Temperatures are cooling with the arrival of fall, and soon enough winter will be here. If you’re in the market for a new heating system, now is the time to buy. You still have several weeks of comparatively warm weather to plan and execute a new installation, allowing you to enjoy the benefits of the new system all winter. Most of us are accustomed to either boilers or forced-air furnaces in our homes, both of which work quite well. But if your home can’t support such systems, or if you’re looking for a way to lower the costs of heating without skimping on quality, there’s another option. Multi-zone heating systems, or ductless mini-split systems, are well worth exploring.

How They Work
Ductless systems work by doing without the complex series of ducts that forced-air furnaces (and centralized air conditioners) use to move their conditioned air through the home. That relies on a single unit to generate the hot or cool air. Ductless units take a different approach: placing multiple smaller units throughout your home instead of one big one. Each unit is charged with heating or cooling a single room or section, and each can be controlled individually, or even turned off without affecting the rest of the system.That can cost more to install since you’re setting up multiple units instead of just one. But it provides a number of benefits that you should evaluate carefully when going over your options.

The Benefits
Benefits to multi-zone systems can include the following:

    No Ducts. For homes built before the advent of air conditioning or otherwise not able to accommodate ductless, ductless systems provide comprehensive HVAC coverage for the whole home.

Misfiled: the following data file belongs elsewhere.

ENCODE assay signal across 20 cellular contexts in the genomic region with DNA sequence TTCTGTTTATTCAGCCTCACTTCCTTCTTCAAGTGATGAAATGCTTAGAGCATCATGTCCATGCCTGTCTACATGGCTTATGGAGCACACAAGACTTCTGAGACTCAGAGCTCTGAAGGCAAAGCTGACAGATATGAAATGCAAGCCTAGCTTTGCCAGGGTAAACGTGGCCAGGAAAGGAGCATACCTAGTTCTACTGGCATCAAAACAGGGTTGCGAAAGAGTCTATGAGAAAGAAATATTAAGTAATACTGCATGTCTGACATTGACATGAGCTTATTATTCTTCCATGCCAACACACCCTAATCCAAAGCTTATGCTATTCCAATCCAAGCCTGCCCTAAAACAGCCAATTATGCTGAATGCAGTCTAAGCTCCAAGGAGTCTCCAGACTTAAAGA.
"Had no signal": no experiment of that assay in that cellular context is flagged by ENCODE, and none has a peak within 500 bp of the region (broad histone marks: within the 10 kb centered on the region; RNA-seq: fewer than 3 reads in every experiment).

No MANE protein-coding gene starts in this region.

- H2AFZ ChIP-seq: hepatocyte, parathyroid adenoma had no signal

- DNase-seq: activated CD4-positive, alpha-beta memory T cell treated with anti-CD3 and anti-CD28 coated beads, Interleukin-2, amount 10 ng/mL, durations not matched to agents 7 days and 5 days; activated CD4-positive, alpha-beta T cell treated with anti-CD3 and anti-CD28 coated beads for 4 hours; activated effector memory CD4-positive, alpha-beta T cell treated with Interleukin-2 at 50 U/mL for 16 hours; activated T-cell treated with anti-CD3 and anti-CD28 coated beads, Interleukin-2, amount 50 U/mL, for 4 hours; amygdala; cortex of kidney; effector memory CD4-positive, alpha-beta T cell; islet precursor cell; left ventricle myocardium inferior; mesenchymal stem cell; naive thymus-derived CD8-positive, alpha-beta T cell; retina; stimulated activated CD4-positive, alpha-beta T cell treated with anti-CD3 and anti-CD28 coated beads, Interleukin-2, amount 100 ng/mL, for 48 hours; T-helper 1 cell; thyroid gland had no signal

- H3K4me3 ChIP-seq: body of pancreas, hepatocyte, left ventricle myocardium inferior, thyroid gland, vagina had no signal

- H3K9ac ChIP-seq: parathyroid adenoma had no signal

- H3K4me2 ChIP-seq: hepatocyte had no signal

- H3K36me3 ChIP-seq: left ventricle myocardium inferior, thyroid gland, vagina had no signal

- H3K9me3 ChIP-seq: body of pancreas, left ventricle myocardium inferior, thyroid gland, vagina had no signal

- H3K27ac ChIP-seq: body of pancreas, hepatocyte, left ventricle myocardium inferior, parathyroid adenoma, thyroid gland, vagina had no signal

Precise Control. Say you’re cooking dinner in the kitchen and want the heat turned down because the stove is on. Another family member is working in the study and doesn’t want to freeze to death. Ductless systems allow you both to have what you want: providing comfortable temperatures tailored to suit each family member individually. (In many cases, master control systems allow you to adjust the temperature in a single location, regardless of the settings of each individual unit.)

    Savings. Perhaps most importantly, ductless systems allow you to turn off (or at least lower) the heat in parts of the home you aren’t using while still running it in parts you are. For instance, bedrooms rarely see much activity during the day, but with centralized systems, you have to pay for that heat anyway. Ductless heating systems allow you to lower the cost of heating the home by only running the system in parts that you’re using. That can cut down on monthly bills considerably–an especial concern for big homes with a lot of square footage–as well as reducing wear and tear on individual units. Over time, this allows you to get more out of your system and extend its lifespan as well.

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